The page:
Sen. Bernie Sanders with then-Vice President Joe Biden in 2013. Photo courtesy the U.S. Senate.
Bernie Sanders seemed to be cruising to the 2020 Democratic presidential nomination when his campaign crashed into the same rock that sank it in 2016: South Carolina’s largely African American primary voters.
That this happened in a state the Democrats have no hope of carrying in November says something about the party’s plight this year.
So does the fact that, from a vast and diverse initial field of bright young candidates, the Democratic banner will be carried by a 77-year-old white man. Moreover, former Vice President Joe Biden is a career politician whose past voting record puts him at odds with much of the party’s base. He is currently marooned in his Delaware basement and irrelevant to the only story that matters at the moment, the fight against COVID-19.
Sanders’ more-or-less-withdrawal from the race made Biden the presumptive Democratic nominee to oppose President Donald Trump’s re-election. This completes a remarkable political resurrection. Biden’s campaign was in dire need of respiratory support after poor showings in the Iowa and Nevada caucuses and the New Hampshire primary. South Carolina’s Democrats gave it to him, as they did for Hillary Clinton four years ago. Each time, Sanders had been riding a wave of momentum until he reached the Palmetto State. His “democratic socialist” identification and Brooklyn/Vermont background evidently do not resonate with South Carolina’s tight-knit, small-town, largely churchgoing Democrats.
After South Carolina, Democrats quickly consolidated behind Biden as their best hope of stopping Trump, with the notable exception of Sanders’ supposed friend and ideological soulmate Sen. Elizabeth Warren. Warren, last seen on the side of a milk carton after a Super Tuesday wipeout, declined either to stick up for Sanders or to back Biden.
To further add to Biden’s headaches, Sanders is still technically in the race, even though he has conceded. He told a livestream audience on Wednesday that he will leave his name on the ballot in the remaining primary states to amass more delegates and improve his leverage at the Democratic convention. That convention is now scheduled for August in Milwaukee, in whatever form or fashion the coronavirus permits. The pandemic has already cost the party’s ticket a month of general election campaign window.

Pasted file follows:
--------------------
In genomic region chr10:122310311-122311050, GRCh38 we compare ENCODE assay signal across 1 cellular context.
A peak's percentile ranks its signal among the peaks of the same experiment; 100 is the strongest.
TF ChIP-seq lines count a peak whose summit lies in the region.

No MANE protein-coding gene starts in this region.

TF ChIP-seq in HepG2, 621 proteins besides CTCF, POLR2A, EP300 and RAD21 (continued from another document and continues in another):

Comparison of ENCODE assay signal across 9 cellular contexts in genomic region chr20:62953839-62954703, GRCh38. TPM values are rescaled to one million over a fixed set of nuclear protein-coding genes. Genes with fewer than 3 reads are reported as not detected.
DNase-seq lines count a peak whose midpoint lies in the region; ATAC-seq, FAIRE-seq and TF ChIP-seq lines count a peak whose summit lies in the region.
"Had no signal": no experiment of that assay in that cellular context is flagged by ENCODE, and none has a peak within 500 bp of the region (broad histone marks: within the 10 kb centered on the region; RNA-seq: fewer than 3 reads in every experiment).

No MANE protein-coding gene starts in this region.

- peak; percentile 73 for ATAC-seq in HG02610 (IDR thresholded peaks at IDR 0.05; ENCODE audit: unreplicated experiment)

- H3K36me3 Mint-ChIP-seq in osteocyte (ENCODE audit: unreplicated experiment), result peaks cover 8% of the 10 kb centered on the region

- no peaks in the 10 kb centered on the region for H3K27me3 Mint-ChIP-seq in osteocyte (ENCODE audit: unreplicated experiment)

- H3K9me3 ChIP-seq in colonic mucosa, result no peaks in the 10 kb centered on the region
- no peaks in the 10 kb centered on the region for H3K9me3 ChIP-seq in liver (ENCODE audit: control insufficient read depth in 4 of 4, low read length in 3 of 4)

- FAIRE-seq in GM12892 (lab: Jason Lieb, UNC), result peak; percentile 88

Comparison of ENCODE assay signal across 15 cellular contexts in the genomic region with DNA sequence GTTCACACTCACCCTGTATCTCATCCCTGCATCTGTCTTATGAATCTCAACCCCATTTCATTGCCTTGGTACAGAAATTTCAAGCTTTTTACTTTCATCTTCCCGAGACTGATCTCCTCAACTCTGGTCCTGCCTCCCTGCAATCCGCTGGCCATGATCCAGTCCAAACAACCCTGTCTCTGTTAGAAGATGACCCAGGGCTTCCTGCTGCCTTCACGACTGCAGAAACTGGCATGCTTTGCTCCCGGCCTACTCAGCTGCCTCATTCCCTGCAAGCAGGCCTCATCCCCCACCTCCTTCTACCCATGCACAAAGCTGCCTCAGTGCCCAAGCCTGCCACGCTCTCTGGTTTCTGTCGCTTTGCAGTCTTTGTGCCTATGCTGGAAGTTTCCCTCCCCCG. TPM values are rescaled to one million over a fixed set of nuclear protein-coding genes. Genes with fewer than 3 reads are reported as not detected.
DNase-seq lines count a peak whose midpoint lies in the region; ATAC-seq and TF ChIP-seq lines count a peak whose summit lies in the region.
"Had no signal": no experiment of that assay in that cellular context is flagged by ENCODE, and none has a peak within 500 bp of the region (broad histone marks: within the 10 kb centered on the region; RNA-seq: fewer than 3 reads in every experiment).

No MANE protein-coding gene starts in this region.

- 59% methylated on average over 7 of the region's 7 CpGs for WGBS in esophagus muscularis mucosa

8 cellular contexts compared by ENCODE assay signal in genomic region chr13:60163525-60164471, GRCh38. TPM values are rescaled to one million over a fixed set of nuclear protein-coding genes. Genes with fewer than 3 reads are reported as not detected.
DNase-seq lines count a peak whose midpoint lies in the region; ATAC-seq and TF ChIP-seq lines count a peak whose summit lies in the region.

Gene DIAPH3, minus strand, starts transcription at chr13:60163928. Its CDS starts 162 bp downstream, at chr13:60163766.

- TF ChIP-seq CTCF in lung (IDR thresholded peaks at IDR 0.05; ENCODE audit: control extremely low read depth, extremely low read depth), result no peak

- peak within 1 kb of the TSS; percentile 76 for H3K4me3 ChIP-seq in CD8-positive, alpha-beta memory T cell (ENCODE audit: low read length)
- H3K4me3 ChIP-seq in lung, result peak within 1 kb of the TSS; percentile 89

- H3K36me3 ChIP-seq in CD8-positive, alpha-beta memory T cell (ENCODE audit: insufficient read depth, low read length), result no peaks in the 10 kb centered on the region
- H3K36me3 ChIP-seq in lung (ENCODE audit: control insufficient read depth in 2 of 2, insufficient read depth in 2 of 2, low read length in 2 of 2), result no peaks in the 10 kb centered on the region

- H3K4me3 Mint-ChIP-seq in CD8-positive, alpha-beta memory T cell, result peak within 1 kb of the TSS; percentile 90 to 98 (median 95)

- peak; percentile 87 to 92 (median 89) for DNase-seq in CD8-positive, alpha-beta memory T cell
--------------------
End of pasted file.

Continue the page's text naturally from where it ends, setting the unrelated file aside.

I suspect that Warren, like Sanders, will try to use the promise of her support to win policy concessions from Biden. She may even demand the number-two spot on his ticket. Biden has already announced that no men need apply. Warren is not the sort of person to overlook the possibilities inherent in being vice president to a septuagenarian who regularly strikes some observers as rather befuddled.
Biden cannot win without consolidating the support of the Democrats’ left and further-left wings. (The term “moderate Democrat” proved to be a misnomer this primary season.) In critical swing states, he will also need to draw support from the sliver of voters often called “independent,” but who are better described as nonaligned – the sort who voted for Barack Obama and then Trump. He would also benefit from drawing a few Republicans who dislike many Democratic policies, but who dislike Trump more.
This would be a lot to ask under normal circumstances of a candidate who is the exact opposite of a fresh face. It is even more to ask of a politician stuck in his basement while his opponent, the president of the United States, commands the airwaves night after night to deliver upbeat messages about how his team is beating the worst public health menace of our lifetimes.
I tried to think of another occasion when the selection of the main opposition candidate for president might have been less of a news story. The closest I could come was the GOP nomination of New York Gov. Thomas Dewey to oppose Franklin D. Roosevelt in 1944. Republicans nominated Dewey at a convention that occurred three weeks after D-Day. Dewey lost to Roosevelt, who died in office five months after the election. Dewey then ran against Roosevelt’s former vice president, Harry Truman, in 1948. He famously lost that race too.
Trump is hardly FDR. His re-election is anything but a sure bet, even against an opponent buried under a pile of political rocks. But I have to wonder whether all those Democrats who spent so much time, energy and money – truly prodigious amounts of money in one particular case – to be where Biden is right now would trade places with him, even if they could.